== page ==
The goal of the proposed study is to investigate within-family differences in parent-child relations in later life, and the consequences of these differences for parents and their children. In 2001, we initiated the first large- scale study of within-family differences in parent-adult child relations: The Within-Family Differences Study (WFDS-I). Data were collected from 566 mothers ages 65-75, 773 of their adult children, and 130 of their husbands. Information about parents'relationships with each of their adult children was collected from mothers and fathers;in 300 families, data were collected from members of both generations. The WFDS-I revealed that most parents differentiate among their adult children, and that these patterns can be predicted by social structural and value similarity, intergenerational exchange, and developmental factors. The WFDS-I Was ideally suited to investigate patterns of within-family differentiation in later life;however its cross- sectional design did not allow examination of changes across time in differentiation or the consequences of such differentiation. In this application, we propose conducting a second wave of data collection, in which parents and adult children will be interviewed approximately five years after they participated in the original study. This design will allow us to address three specific aims: 1) Examining the ways in which patterns of within-family differences in parent-child relations change across time in response to events in parents'and children's lives. 2) Studying the transition to caregiving among adult children, including factors that predict why some children assume greater caregiving responsibilities, and how outcomes for both parents and children are affected by which children become caregivers. 3) Understanding of the effects of children's problems on parents'well-being and how this relationship is moderated by within-family differences in both the occurrence and characteristics of such problems. An oversample of Black families allows for consideration of race throughout the analyses. The proposed project has clear relevance to public health issues. The study will provide new data regarding the role of family relationships as predictors of physical and mental health in later life. Further, it will shed new light on the nature and dynamics of the provision of care to older persons by adult children;this information is likely to be useful in developing and refining interventions to assist both caregivers and care recipients.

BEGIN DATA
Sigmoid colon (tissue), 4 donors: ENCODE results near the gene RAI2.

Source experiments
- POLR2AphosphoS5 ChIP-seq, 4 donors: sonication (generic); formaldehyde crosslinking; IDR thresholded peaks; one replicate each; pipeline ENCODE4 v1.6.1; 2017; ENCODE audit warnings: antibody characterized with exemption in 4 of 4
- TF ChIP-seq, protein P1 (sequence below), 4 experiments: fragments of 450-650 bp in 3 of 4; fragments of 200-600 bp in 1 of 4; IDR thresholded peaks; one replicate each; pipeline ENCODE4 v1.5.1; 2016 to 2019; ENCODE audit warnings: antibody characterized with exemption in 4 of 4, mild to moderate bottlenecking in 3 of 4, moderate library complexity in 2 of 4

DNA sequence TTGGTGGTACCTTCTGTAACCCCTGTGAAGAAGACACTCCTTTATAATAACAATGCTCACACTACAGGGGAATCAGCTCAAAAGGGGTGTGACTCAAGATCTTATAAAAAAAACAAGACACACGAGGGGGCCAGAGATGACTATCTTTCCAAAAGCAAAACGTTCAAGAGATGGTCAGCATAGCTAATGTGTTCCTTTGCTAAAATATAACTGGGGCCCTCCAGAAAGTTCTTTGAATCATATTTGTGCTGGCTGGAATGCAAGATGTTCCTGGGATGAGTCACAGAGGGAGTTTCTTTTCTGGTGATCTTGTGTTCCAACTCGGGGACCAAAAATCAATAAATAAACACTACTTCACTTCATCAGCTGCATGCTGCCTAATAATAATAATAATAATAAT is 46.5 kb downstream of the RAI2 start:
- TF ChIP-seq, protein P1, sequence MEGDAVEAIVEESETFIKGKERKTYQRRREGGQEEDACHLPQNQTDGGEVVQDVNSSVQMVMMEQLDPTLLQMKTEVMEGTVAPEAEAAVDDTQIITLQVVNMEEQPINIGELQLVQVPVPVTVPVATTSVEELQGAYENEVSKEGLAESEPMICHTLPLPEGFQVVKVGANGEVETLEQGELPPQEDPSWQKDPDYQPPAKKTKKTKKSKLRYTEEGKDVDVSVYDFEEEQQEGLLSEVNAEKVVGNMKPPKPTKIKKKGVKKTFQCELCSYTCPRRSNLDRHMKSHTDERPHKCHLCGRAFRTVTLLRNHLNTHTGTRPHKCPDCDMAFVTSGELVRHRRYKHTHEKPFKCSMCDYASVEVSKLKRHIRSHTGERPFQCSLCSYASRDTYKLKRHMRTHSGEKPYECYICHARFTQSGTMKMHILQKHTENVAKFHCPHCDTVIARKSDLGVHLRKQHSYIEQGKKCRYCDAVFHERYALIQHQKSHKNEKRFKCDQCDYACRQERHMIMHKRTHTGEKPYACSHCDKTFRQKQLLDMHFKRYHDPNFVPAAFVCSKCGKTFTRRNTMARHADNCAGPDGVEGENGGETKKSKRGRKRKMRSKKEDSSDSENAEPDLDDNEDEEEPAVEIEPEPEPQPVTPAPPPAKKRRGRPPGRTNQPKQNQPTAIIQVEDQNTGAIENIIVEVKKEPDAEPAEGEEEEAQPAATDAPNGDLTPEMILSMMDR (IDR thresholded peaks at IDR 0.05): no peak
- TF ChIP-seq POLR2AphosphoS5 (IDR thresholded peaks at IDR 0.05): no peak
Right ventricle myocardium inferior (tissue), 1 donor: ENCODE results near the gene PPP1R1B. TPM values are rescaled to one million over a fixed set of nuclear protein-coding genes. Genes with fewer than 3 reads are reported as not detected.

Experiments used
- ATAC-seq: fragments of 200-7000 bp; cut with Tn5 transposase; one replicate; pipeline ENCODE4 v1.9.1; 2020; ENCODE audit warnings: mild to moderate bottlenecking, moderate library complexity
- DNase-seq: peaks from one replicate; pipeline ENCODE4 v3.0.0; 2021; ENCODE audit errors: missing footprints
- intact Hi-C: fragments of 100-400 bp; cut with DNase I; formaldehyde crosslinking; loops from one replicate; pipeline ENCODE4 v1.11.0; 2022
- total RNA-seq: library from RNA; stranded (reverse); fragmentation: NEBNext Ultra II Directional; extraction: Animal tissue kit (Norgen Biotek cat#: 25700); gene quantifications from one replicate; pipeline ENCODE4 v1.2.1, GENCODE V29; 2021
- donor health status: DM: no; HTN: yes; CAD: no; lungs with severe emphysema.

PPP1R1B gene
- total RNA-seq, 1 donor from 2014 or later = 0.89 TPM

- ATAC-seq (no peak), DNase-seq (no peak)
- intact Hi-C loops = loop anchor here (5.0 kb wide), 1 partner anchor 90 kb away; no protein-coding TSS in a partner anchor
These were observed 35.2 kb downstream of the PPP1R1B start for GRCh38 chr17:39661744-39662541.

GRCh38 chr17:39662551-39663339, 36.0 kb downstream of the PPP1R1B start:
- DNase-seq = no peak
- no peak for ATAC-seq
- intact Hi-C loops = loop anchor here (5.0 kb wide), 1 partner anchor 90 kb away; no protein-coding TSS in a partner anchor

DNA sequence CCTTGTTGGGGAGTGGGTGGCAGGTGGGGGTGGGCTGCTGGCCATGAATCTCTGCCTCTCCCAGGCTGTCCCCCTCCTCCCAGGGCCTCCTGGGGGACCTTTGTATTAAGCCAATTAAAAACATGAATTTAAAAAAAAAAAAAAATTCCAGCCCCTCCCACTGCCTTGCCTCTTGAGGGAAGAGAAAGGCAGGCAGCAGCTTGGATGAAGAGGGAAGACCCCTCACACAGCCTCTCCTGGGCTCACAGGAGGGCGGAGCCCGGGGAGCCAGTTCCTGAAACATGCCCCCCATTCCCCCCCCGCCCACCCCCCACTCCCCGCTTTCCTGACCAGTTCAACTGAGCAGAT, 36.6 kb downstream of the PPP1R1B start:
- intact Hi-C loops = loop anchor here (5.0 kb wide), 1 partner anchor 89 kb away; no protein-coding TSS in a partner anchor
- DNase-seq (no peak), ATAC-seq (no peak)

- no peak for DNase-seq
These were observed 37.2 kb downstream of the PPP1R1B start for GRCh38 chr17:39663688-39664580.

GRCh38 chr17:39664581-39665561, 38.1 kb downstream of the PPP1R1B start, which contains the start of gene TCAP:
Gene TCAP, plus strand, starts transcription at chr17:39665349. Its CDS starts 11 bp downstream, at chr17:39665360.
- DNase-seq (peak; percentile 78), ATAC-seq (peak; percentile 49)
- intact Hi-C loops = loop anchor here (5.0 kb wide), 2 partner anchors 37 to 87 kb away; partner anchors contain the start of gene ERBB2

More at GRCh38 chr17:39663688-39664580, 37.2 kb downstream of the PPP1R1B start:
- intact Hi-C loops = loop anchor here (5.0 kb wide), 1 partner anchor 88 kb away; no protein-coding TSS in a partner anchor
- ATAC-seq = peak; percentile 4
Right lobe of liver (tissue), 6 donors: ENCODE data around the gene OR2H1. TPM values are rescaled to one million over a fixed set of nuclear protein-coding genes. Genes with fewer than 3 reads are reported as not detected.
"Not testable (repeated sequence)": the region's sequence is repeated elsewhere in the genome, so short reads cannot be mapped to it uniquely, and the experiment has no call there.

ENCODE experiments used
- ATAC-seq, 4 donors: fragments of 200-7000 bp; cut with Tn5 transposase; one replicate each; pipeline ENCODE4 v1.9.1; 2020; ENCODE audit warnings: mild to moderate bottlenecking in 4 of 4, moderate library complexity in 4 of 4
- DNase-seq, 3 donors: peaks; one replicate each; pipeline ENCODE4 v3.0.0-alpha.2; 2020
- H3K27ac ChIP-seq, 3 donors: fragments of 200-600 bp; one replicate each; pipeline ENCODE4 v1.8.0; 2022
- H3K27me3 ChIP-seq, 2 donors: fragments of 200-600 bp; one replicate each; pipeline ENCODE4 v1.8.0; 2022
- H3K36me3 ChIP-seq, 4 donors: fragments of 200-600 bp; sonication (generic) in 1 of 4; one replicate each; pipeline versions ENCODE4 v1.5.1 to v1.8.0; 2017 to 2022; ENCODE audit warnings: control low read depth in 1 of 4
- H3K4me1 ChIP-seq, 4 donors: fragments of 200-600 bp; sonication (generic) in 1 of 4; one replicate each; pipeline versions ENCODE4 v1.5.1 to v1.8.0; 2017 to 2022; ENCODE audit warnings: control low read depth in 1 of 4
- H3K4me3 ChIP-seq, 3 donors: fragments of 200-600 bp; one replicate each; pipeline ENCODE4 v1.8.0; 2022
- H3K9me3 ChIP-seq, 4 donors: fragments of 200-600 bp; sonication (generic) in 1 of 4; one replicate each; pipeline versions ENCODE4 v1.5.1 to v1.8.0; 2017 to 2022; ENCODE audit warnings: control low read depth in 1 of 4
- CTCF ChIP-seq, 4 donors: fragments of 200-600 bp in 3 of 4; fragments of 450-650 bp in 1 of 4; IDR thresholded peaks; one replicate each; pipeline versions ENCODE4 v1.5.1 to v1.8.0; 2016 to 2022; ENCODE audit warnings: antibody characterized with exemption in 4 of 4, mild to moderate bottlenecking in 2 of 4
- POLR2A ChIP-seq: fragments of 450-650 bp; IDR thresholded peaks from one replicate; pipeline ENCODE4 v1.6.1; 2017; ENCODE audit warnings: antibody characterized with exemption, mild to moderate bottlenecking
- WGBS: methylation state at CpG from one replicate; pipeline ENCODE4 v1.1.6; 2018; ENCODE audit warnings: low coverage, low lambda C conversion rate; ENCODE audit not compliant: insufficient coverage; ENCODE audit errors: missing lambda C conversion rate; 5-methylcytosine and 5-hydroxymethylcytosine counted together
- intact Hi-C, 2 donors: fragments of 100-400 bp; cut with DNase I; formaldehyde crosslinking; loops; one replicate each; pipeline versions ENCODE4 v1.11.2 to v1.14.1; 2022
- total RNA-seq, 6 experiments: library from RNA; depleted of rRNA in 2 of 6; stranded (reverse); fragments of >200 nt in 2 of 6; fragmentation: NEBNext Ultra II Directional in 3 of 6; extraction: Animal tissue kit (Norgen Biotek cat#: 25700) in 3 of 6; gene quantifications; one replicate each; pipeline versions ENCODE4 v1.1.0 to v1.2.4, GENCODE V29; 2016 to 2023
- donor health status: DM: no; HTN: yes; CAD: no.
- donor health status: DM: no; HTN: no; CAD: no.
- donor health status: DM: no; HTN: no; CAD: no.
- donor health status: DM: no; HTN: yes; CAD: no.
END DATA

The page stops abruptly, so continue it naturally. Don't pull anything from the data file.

Agency
National Institute of Health (NIH)
Institute
National Institute on Aging (NIA)
Type
Research Project (R01)
Project #
5R01AG018869-08
Application #
8121372
Study Section
Social Psychology, Personality and Interpersonal Processes Study Section (SPIP)
Program Officer
Gerald, Melissa S
Project Start
2001-02-15
Project End
2014-08-31
Budget Start
2011-09-01
Budget End
2014-08-31
Support Year
8
Fiscal Year
2011
Total Cost
$211,793
Indirect Cost
Name
Purdue University
Department
Social Sciences
Type
Schools of Arts and Sciences
DUNS #
072051394
City
West Lafayette
State
IN
Country
United States
Zip Code
47907
Suitor, J Jill; Gilligan, Megan; Peng, Siyun et al. (2016) My Pride and Joy? Predicting Favoritism and Disfavoritism in Mother-Adult Child Relations. J Marriage Fam 78:908-925
Gilligan, Megan; Suitor, J Jill; Pillemer, Karl (2015) Estrangement Between Mothers and Adult Children: The Role of Norms and Values. J Marriage Fam 77:908-920
Gilligan, Megan; Suitor, J Jill; Nam, Sangbo (2015) Maternal differential treatment in later life families and within-family variations in adult sibling closeness. J Gerontol B Psychol Sci Soc Sci 70:167-77
Gilligan, Megan; Suitor, J Jill; Feld, Scott et al. (2015) Do Positive Feelings Hurt? Disaggregating Positive and Negative Components of Intergenerational Ambivalence. J Marriage Fam 77:261-276
Suitor, J Jill; Gilligan, Megan; Johnson, Kaitlin et al. (2014) Caregiving, perceptions of maternal favoritism, and tension among siblings. Gerontologist 54:580-8
Pillemer, Karl; Suitor, J Jill (2014) Who provides care? A prospective study of caregiving among adult siblings. Gerontologist 54:589-98
Sechrist, Jori; Suitor, J Jill; Howard, Abigail R et al. (2014) Perceptions of Equity, Balance of Support Exchange, and Mother-Adult Child Relations. J Marriage Fam 76:285-299
Suitor, J Jill; Gilligan, Megan; Johnson, Kaitlin et al. (2014) How widowhood shapes adult children's responses to mothers' preferences for care. J Gerontol B Psychol Sci Soc Sci 69:95-102
Gilligan, Megan; Suitor, J Jill; Kim, Seoyoun et al. (2013) Differential effects of perceptions of mothers' and fathers' favoritism on sibling tension in adulthood. J Gerontol B Psychol Sci Soc Sci 68:593-8
Suitor, J Jill; Gilligan, Megan; Pillemer, Karl et al. (2013) The role of violated caregiver preferences in psychological well-being when older mothers need assistance. Gerontologist 53:388-96

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